Hard work is the secret to 103-year-old Doris’ long life
- Credit: copyright: Archant 2014
She was born at a time when people had to travel by foot and entertain themselves by playing the piano, because the idea of watching television - let alone surfing the internet - was a mere distant fantasy.
Yet the family of Doris Posnett believe a life spent toiling in the fields and streets of Norfolk as a farm-worker and milk lady has been the secret to her long and successful life - and the reason why she has this week been able to celebrate her 103rd birthday.
The young Mrs Posnett was born in Harleston in 1911, when women still did not have the vote and an amazing new technology was just catching on - radio.
At the time one of people's main ways to relax was playing the piano, so she spent one of her only few periods away from Nelson's County to study at the Royal Academy of Music in London.
She returned with ambitions of teaching but discovered an up and coming new form of entertainment, namely the television, had taken away demand traditional recreational activities.
However son Bill Posnett explained: 'She was very adaptable to the changing aspects of her life.
'She didn't grumble about the fact she couldn't teach music and had to take a more mundane job. She just got on with it.'
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After realising that times were changing, Mrs Posnett worked in a greengrocers.
She showed what a crucial role women played in the Second World War by driving ambulances behind English lines in France and returned to Norfolk, becoming a church organist.
It was there that she met her husband Norman, the church's vicar, with the pair getting married in 1952.
But their marriage and Mr Posnett Snr's divorce meant he had to leave the role and the family quickly had to find a new way of making a living.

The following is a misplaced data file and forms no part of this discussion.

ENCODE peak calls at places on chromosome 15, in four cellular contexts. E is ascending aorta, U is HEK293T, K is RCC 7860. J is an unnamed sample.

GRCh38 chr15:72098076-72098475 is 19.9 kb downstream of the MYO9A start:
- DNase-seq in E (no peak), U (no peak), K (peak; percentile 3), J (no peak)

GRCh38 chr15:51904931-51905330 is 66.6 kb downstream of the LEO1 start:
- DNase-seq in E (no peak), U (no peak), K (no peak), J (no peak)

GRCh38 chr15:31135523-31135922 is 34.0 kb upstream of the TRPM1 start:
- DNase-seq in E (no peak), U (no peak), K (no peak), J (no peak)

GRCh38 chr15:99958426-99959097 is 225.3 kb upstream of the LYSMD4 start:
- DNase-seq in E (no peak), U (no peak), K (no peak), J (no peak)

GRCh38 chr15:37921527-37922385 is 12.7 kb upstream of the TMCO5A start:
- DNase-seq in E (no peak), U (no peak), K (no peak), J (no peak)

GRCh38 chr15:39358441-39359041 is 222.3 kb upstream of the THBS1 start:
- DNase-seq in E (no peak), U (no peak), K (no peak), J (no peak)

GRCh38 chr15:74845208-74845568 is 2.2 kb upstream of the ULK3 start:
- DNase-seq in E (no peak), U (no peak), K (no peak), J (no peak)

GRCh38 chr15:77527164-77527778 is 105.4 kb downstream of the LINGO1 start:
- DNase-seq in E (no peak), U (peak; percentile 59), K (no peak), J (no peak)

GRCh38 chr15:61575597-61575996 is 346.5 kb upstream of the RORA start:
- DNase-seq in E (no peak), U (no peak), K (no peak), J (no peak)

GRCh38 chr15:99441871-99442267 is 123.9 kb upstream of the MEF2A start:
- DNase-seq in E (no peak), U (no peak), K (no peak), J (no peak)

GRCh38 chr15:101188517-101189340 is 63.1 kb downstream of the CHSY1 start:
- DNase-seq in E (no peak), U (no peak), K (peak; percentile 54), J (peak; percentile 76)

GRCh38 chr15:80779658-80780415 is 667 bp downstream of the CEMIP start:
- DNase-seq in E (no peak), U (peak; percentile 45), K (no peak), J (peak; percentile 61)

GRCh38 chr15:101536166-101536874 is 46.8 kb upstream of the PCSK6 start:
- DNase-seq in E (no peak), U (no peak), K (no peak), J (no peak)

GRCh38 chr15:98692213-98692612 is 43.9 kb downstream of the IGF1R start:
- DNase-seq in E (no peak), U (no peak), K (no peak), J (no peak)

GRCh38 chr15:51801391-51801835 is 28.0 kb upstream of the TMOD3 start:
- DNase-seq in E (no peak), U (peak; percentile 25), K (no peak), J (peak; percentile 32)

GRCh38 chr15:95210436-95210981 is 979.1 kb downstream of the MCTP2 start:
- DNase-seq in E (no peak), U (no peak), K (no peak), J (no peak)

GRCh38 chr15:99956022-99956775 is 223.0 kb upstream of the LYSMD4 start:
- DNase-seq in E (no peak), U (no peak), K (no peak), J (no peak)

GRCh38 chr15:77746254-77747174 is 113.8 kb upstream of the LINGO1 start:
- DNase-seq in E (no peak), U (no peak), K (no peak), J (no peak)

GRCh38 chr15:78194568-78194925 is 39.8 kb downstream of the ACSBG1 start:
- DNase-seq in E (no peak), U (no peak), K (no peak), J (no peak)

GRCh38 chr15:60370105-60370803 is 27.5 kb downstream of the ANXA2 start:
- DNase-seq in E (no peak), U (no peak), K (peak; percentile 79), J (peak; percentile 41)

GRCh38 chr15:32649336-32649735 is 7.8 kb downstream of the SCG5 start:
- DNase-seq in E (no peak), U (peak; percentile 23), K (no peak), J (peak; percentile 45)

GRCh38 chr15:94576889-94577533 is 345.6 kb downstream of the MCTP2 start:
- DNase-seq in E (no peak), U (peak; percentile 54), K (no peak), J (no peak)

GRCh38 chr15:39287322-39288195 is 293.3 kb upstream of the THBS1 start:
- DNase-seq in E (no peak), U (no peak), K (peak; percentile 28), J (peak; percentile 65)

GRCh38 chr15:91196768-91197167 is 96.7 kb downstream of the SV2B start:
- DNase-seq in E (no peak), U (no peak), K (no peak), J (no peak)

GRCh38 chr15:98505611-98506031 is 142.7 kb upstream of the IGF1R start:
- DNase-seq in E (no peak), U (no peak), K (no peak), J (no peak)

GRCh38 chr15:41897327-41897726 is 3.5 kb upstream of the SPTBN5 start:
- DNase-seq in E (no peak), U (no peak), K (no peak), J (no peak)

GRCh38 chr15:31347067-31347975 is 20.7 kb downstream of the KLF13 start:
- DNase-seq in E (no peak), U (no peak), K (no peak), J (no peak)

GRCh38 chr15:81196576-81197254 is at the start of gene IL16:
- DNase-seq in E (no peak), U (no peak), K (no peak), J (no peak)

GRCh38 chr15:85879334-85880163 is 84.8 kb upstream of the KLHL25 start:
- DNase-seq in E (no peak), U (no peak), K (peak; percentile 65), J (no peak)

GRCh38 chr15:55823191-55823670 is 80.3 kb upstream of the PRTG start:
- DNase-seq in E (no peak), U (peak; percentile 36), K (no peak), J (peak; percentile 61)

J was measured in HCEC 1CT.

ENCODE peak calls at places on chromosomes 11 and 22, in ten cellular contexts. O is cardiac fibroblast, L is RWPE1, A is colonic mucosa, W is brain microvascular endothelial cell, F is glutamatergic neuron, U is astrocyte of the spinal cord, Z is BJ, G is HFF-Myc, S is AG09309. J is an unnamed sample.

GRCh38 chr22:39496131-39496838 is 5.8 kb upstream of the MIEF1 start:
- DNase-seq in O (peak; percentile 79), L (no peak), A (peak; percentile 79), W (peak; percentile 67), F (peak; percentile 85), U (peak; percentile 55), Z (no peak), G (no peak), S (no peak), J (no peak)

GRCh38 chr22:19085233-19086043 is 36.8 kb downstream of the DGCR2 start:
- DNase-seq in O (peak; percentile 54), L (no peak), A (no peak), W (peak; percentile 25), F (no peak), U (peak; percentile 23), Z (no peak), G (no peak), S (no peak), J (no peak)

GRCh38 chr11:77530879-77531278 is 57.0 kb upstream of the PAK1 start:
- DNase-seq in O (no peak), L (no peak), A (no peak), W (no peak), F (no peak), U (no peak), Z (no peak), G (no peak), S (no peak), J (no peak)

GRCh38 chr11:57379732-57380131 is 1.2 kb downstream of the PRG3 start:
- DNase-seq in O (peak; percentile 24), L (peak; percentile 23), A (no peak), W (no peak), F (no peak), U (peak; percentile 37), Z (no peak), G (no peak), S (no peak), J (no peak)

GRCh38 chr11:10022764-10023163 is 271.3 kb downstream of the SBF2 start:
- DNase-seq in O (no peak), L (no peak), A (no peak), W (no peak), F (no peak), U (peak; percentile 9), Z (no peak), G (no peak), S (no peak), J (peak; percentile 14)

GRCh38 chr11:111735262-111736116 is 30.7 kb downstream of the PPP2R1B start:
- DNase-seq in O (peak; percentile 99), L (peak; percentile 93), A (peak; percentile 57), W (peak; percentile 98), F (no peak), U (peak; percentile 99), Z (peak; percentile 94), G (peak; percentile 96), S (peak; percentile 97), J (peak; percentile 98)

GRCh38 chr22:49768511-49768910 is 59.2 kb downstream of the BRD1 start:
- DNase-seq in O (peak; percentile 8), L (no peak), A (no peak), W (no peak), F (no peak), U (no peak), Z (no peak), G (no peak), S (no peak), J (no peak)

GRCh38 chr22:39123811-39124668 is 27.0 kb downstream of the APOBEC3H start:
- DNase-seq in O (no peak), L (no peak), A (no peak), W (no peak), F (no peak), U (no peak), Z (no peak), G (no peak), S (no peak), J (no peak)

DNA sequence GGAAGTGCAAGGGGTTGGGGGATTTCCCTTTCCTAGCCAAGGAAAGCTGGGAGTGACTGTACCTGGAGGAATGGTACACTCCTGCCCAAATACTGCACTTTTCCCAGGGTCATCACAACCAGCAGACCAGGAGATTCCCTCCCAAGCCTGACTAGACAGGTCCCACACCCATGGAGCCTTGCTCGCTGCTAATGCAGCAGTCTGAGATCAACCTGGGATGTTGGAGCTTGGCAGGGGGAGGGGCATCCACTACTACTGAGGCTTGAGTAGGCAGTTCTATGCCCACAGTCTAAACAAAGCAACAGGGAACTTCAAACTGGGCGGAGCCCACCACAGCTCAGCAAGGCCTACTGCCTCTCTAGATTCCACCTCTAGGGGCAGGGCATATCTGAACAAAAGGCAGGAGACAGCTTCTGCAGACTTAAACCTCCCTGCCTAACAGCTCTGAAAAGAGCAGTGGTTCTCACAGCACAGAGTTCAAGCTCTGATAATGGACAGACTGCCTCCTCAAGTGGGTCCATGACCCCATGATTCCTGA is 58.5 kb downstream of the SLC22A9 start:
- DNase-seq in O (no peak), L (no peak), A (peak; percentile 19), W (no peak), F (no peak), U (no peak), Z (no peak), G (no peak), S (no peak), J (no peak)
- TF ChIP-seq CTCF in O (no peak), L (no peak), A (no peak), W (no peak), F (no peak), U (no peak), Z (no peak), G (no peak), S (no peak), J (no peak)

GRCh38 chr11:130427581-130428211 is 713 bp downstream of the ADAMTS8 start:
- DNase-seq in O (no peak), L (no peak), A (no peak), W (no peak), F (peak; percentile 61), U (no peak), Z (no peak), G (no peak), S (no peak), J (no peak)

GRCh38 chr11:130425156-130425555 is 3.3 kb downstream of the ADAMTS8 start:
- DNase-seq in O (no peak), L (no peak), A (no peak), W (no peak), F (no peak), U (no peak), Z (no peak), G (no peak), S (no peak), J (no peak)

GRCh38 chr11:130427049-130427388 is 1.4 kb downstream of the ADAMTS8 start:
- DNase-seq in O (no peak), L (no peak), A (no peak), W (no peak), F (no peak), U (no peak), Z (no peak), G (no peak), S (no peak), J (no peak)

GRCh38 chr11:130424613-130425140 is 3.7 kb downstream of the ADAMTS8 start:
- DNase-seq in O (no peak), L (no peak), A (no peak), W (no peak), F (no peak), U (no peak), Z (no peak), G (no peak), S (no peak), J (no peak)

So they took up the local milk round and became well-known over the next 14 years for delivering to homes between Mulbarton and Bunwell.
It was a tough life - in those days people could not just pop down to the supermarket for a pint, so relied on regular deliveries.
Mrs Posnett and her family started work every day at 4am and would be lucky to finish by noon, with a mass of paperwork to complete afterwards.
They worked seven days per week, with their only day off each year coming on Christmas Day.
After finishing the milk round, Mrs Posnett showed no desire to put her feet up.
Living in Norwich Road, Tacolneston, she would cycle every day to work at a nearby chicken farm until she was between 75 and 80 years old.
She continued to go swimming twice a week until the year 2000 and carried on doing her washing using an old-fashioned twin tub - because that was the way she had always done it.
A fall a couple of years ago meant the great-grandmother of four was moved from her home to the nearby Austhorpe House Nursing Home.
Staff there put on a big party with entertainers to mark her 103rd year.
'It is an outdoor, hard life that means you live longer,' Mr Posnett Jnr said. 'She is Norfolk through-and-through and the open air life did her good.'
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